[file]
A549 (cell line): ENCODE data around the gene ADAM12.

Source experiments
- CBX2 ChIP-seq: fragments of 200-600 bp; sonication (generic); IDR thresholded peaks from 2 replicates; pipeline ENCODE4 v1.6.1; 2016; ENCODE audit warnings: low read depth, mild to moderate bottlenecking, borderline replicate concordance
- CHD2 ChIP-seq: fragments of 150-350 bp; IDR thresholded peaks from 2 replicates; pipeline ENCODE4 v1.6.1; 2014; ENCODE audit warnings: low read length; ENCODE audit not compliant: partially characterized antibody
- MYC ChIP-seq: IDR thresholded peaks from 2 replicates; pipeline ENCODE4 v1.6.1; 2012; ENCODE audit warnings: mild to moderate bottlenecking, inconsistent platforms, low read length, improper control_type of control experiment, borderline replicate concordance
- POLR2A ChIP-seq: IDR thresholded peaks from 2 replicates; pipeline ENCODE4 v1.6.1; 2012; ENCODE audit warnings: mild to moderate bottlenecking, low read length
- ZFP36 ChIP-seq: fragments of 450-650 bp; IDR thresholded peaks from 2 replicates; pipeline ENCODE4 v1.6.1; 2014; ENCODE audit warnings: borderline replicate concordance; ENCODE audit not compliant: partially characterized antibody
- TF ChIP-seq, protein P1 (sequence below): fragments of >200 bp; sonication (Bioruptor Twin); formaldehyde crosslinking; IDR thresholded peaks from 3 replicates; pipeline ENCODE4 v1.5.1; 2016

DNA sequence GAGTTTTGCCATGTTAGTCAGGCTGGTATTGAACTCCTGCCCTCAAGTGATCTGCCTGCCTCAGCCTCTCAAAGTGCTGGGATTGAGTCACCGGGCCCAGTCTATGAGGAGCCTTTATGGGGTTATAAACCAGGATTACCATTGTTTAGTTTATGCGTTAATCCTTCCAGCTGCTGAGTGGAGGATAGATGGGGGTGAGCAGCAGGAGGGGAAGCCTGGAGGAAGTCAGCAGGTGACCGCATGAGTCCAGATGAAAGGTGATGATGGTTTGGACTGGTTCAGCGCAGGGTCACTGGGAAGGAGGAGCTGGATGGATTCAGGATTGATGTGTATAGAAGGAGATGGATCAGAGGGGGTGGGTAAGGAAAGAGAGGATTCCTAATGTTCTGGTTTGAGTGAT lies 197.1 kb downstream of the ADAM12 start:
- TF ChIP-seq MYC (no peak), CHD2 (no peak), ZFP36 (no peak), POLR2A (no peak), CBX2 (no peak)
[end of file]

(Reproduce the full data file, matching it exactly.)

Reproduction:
A549 (cell line): ENCODE data around the gene ADAM12.

Source experiments
- CBX2 ChIP-seq: fragments of 200-600 bp; sonication (generic); IDR thresholded peaks from 2 replicates; pipeline ENCODE4 v1.6.1; 2016; ENCODE audit warnings: low read depth, mild to moderate bottlenecking, borderline replicate concordance
- CHD2 ChIP-seq: fragments of 150-350 bp; IDR thresholded peaks from 2 replicates; pipeline ENCODE4 v1.6.1; 2014; ENCODE audit warnings: low read length; ENCODE audit not compliant: partially characterized antibody
- MYC ChIP-seq: IDR thresholded peaks from 2 replicates; pipeline ENCODE4 v1.6.1; 2012; ENCODE audit warnings: mild to moderate bottlenecking, inconsistent platforms, low read length, improper control_type of control experiment, borderline replicate concordance
- POLR2A ChIP-seq: IDR thresholded peaks from 2 replicates; pipeline ENCODE4 v1.6.1; 2012; ENCODE audit warnings: mild to moderate bottlenecking, low read length
- ZFP36 ChIP-seq: fragments of 450-650 bp; IDR thresholded peaks from 2 replicates; pipeline ENCODE4 v1.6.1; 2014; ENCODE audit warnings: borderline replicate concordance; ENCODE audit not compliant: partially characterized antibody
- TF ChIP-seq, protein P1 (sequence below): fragments of >200 bp; sonication (Bioruptor Twin); formaldehyde crosslinking; IDR thresholded peaks from 3 replicates; pipeline ENCODE4 v1.5.1; 2016

DNA sequence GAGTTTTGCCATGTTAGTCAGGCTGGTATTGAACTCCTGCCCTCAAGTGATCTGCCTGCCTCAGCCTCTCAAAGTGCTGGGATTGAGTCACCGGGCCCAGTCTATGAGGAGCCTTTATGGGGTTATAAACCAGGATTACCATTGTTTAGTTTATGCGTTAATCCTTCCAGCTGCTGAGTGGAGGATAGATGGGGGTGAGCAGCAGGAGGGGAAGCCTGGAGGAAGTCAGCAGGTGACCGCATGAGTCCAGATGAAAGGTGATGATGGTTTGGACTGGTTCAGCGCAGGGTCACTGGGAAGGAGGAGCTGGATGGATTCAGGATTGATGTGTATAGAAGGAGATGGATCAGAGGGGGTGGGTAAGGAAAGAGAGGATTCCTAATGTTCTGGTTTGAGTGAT lies 197.1 kb downstream of the ADAM12 start:
- TF ChIP-seq MYC (no peak), CHD2 (no peak), ZFP36 (no peak), POLR2A (no peak), CBX2 (no peak)